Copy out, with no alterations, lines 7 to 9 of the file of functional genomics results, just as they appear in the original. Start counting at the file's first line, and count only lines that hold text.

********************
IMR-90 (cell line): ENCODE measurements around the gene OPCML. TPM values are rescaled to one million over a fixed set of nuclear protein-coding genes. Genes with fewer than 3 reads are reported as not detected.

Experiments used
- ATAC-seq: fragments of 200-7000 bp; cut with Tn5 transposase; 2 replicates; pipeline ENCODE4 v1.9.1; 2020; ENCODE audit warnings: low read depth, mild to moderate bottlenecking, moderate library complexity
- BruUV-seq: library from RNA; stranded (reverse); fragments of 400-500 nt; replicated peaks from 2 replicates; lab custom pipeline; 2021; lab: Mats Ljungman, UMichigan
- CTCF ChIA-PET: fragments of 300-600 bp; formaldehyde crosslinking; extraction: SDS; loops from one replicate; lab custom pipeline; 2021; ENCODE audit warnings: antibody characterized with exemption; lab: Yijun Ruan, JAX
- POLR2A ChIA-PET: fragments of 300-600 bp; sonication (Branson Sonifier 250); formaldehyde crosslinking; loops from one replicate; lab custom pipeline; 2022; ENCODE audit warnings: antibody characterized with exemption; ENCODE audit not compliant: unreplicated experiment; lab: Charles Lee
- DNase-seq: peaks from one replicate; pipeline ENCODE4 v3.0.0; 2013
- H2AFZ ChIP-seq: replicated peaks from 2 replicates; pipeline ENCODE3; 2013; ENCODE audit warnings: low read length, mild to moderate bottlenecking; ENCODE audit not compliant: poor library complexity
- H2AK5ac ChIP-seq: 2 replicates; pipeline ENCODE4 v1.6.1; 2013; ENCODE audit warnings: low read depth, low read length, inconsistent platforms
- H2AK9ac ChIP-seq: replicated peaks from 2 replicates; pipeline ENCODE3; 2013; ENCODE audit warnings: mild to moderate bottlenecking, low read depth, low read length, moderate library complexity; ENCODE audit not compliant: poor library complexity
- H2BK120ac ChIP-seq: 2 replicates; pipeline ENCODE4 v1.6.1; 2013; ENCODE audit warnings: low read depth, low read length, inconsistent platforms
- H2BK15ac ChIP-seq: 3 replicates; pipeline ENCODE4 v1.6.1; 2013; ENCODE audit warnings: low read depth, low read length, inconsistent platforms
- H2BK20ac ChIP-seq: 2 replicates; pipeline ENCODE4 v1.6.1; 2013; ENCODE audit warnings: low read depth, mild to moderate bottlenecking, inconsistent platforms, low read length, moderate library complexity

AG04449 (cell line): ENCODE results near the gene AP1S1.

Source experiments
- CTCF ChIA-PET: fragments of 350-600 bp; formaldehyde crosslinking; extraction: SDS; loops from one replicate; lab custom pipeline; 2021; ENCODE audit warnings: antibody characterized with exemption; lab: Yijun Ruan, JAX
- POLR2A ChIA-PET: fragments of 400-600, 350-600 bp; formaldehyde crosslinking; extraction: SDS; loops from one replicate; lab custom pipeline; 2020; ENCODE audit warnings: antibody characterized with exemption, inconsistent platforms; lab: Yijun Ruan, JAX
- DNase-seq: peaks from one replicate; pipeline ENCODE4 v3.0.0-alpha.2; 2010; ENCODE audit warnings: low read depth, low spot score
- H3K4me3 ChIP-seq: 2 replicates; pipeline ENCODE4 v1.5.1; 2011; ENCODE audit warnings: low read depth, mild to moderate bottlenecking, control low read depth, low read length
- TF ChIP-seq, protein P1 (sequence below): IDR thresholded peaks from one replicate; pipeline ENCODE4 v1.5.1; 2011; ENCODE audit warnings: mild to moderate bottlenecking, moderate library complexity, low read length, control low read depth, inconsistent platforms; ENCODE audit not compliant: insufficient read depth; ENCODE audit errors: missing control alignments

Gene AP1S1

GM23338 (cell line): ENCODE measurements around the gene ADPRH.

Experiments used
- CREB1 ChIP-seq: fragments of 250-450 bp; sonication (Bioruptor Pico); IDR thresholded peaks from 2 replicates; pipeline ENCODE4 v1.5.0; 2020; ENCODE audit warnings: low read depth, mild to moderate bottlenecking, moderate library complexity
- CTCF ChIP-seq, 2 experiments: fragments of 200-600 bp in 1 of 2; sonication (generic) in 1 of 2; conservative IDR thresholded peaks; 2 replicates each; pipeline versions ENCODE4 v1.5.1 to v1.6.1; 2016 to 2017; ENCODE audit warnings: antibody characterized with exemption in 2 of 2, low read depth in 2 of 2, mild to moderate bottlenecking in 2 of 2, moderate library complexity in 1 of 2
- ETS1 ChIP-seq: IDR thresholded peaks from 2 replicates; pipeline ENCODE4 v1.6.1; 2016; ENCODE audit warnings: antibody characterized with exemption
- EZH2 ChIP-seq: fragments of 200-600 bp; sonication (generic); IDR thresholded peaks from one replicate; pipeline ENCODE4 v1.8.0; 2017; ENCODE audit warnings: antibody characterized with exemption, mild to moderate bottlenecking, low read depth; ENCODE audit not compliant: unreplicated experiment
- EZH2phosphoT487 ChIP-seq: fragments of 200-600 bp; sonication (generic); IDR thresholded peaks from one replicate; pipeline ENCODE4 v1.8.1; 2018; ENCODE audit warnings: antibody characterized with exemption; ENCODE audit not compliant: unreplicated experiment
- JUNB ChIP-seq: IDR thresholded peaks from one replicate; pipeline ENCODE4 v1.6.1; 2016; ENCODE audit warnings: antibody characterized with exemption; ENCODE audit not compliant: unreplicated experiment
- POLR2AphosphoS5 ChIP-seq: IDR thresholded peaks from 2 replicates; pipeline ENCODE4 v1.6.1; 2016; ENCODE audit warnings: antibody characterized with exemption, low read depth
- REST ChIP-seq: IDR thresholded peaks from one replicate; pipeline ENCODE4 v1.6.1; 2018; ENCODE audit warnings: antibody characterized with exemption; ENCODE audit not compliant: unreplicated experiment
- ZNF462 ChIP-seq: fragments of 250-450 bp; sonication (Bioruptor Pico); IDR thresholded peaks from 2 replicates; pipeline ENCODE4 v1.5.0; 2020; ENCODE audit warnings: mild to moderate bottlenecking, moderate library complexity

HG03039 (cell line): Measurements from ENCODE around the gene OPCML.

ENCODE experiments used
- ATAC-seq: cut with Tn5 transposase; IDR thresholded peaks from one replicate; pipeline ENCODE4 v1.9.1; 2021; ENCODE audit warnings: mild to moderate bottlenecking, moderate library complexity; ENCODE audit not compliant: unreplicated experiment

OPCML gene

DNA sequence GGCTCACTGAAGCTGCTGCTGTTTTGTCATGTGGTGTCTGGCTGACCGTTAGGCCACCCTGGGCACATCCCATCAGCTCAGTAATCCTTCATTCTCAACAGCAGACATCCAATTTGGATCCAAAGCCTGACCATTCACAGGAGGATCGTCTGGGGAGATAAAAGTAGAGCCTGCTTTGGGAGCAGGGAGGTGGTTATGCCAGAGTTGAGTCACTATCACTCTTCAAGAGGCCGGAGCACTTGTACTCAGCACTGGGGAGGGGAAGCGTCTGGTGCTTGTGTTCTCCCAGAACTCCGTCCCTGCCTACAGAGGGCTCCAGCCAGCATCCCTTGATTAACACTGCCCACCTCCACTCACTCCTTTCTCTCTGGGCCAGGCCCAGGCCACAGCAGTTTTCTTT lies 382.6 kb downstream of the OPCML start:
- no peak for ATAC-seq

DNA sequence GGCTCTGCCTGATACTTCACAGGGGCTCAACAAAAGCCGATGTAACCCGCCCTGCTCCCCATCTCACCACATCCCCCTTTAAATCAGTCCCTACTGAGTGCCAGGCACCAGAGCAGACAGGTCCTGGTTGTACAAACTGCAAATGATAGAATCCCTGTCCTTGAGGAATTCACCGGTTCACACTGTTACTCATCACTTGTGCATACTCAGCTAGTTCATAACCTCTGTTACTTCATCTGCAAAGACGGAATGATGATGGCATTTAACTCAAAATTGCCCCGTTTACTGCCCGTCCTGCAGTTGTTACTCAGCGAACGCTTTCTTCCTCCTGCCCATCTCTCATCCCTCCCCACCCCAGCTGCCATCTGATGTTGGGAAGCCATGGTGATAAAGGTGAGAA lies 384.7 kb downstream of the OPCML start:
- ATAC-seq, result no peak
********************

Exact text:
- DNase-seq: peaks from one replicate; pipeline ENCODE4 v3.0.0; 2013
- H2AFZ ChIP-seq: replicated peaks from 2 replicates; pipeline ENCODE3; 2013; ENCODE audit warnings: low read length, mild to moderate bottlenecking; ENCODE audit not compliant: poor library complexity
- H2AK5ac ChIP-seq: 2 replicates; pipeline ENCODE4 v1.6.1; 2013; ENCODE audit warnings: low read depth, low read length, inconsistent platforms